Certain critics, analyzing the work of Tennessee Williams tend to place him up on a pedestal for being a talented playwright, screenwriter, short story writer and novelist, deceivingly so. Critic John Gassner, when speaking of Williams’ work stated, “it is fair to say that Williams is the mid-century theatre’s most impressive, though not necessarily most gratifying American playwright.” Gassner would classify Williams as being a dramatist who is able to transmute the cognizance of reality and form it into a theatrical and poetic piece.
When analyzing A Streetcar Named Desire specifically Gassner was once again impressed by Williams’ naturalistic drama, which he crated. Gassner, on a whole stated, Williams’ major theme in all of his writings is “southern womanhood helpless in the grip of the new world, while its old world of social position and financial security is a paradise lost.” Then continuing on to say that in A Streetcar Named Desire, “health and desire are again at war, but more openly and more sensationally.” His grasp on Williams’ techniques and themes seem to be well reasoned and critiqued.
One statement which Gassner made on Williams’ work was “nothing is circuitous in A Streetcar Named Desire, and the dramatic action drives directly to its fateful conclusion.” This statement is very much true. There are no cycles in which one thing leads back to another, which is somewhat uncommon in playwrights. It is clear cut, leading from one conflict to another, never retracing its actions, but instead continuing forward. This allows Williams to effectively supplement each action, and then result in a conflict, which inevitably leads to a conclusion.
All in all, I concur with the critique Gassner analyzed on Tennessee Williams’ work. I found Williams to be impressive, but not altogether gratifying as well. His play, A Streetcar Named Desire was well done. He was able to transcend reality into dramatic theatrics. He took an unstable character, such as, Blanche Du Bois and was able to show the reality of her character, and proceeded to show the downfall of her life in a dramatic and poetic manner.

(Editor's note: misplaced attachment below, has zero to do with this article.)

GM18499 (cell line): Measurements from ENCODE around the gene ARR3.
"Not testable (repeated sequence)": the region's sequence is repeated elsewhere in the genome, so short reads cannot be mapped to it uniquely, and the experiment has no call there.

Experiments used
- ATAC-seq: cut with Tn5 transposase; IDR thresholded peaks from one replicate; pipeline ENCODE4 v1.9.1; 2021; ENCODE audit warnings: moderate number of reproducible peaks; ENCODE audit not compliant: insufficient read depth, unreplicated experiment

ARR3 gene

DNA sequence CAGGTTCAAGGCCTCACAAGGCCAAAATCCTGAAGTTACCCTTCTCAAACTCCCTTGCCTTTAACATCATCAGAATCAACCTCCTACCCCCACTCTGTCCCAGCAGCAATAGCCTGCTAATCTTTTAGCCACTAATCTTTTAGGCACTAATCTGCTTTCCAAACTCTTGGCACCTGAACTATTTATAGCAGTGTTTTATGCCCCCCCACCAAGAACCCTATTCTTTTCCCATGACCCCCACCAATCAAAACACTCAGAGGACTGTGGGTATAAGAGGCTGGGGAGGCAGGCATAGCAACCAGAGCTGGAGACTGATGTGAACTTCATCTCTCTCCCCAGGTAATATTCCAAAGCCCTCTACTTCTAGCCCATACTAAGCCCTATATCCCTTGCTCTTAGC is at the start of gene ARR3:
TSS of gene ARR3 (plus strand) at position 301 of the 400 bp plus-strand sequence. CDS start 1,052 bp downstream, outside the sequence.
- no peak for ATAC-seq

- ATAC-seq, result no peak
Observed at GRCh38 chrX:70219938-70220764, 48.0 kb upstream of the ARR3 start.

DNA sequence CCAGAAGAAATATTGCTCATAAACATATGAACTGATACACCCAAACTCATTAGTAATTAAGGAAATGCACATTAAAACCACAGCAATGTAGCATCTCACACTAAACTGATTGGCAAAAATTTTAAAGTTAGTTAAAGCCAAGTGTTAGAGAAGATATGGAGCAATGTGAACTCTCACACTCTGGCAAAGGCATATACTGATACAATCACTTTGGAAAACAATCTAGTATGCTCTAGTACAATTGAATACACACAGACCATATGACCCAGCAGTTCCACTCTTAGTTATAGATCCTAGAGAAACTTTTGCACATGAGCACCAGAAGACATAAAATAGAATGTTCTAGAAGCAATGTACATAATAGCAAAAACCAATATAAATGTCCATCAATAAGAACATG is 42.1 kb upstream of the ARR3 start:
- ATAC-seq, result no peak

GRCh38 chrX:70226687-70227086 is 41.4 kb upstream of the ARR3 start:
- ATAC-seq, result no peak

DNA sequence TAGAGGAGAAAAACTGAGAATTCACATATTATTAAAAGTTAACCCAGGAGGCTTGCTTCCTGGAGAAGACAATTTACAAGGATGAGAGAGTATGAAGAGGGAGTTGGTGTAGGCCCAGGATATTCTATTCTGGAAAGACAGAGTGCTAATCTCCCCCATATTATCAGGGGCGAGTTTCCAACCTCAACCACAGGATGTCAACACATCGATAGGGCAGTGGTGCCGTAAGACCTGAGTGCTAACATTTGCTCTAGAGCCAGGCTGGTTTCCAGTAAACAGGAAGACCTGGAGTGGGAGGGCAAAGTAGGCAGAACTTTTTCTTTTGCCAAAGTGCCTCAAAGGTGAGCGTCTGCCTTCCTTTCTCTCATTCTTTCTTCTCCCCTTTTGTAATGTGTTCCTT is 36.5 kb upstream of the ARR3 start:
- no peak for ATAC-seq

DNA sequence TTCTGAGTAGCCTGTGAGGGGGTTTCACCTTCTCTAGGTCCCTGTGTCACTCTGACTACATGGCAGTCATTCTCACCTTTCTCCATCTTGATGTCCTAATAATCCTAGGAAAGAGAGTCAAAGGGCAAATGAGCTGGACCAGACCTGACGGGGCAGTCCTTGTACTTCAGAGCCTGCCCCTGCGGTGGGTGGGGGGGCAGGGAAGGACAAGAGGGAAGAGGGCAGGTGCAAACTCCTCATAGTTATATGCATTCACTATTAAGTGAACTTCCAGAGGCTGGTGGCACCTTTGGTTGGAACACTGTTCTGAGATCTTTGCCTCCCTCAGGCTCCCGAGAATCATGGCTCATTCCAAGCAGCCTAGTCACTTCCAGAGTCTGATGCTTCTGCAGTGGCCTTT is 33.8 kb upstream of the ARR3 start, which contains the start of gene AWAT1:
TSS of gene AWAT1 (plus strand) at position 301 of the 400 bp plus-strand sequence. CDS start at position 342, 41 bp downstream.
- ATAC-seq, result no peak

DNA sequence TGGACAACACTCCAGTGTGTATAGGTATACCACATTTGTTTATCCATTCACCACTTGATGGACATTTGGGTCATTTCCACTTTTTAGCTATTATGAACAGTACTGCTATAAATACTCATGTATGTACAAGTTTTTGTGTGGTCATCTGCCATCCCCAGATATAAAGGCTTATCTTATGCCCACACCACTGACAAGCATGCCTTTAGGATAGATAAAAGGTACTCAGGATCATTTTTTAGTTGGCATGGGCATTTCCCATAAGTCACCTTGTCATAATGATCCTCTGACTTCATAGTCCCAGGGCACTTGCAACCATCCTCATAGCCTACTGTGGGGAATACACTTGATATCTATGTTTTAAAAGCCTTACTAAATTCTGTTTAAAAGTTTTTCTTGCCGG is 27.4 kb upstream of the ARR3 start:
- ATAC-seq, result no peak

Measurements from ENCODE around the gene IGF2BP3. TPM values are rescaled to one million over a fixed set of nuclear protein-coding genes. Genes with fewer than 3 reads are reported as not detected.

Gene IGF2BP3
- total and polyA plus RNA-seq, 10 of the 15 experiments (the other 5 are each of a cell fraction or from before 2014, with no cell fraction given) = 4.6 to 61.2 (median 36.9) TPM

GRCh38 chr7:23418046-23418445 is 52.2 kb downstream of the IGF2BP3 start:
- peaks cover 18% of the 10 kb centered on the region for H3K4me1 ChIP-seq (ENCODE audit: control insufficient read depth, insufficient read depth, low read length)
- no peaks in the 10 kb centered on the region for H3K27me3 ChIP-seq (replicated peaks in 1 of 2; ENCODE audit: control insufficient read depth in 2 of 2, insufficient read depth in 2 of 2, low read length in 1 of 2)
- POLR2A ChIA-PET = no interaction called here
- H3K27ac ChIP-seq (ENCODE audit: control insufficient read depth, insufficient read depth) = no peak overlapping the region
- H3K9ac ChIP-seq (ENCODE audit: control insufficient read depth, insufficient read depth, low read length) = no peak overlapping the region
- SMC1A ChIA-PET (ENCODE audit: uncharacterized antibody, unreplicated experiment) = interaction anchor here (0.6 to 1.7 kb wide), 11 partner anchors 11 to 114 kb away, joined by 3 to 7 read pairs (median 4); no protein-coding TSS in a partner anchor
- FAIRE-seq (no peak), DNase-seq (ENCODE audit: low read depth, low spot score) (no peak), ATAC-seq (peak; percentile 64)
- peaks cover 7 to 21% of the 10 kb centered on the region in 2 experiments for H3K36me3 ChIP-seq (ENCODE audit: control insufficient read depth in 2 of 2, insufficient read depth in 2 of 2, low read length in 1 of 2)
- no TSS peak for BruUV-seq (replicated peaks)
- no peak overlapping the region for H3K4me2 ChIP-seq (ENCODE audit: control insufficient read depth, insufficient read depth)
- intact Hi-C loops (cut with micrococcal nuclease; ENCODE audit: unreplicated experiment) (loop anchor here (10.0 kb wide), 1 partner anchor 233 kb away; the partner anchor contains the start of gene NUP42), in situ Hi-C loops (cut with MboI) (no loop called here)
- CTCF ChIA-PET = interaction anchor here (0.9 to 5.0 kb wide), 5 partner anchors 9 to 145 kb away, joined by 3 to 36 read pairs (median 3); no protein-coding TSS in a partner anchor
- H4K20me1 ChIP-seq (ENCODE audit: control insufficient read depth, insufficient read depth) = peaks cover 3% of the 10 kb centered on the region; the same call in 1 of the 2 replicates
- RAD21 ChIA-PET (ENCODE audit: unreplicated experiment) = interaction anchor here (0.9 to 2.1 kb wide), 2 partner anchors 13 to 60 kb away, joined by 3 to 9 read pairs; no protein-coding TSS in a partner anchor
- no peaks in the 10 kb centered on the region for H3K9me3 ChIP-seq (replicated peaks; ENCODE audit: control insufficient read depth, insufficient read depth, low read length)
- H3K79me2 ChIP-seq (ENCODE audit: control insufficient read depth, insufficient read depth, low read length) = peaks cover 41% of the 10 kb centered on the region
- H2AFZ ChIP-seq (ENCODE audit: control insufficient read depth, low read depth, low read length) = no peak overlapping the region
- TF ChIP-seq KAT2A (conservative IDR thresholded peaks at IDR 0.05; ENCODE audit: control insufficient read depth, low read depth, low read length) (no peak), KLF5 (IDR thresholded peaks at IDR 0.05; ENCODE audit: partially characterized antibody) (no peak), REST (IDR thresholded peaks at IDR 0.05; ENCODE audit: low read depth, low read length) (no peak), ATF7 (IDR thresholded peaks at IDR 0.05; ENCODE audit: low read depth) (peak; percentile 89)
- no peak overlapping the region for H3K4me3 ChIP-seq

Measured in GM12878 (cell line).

Blanche Du Bois is a perfect example of a Southern woman who finds her paradise lost. She was used to life on Belle Reve, where she flourished and found herself in a somewhat high social standing. All was lost, Belle Reve, her husband, her job, and her sanity. Straight from that conflict, she looked for sympathy from her younger sister Stella, which leads directly to more conflict with Stella’s husband, Stanley. Gassner described the conflict with Stanley, by saying, “It is her final tragedy that the life she encounters in her married sister’s home becomes a hell of humiliation precisely when she is most desperately in need of sympathy. Blanche was in need of sympathy, which she was unable to attain, and therefore led to her demise. From conflict to conflict, Blanche’s sanity deteriorates, and she becomes lost in an unrealistic world.
Gassner construes that, “Blanche Du Bois is not only a recognizable human being but also an expressive abstraction.” She is a character whom many can relate to. She is faced with conflict, and automatically looks for sympathy. When sympathy is not provided, she becomes lost and unsure on where to turn next. She begins living in an unrealistic world, which revolved around. She hides her past, and works desperately to survive her future.
Gassner’s critique on Tennessee Williams’ work was very agreeable. Williams is a talented playwright, screenwriter, short story writer and novelist. His play, A Streetcar Named Desire was one of his works which thrust him into becoming a well respected writer. In conclusion, John Gassners’ critical analysis on Tennessee Williams is downright sustainable and commendable and I would agree with nearly all he has to say.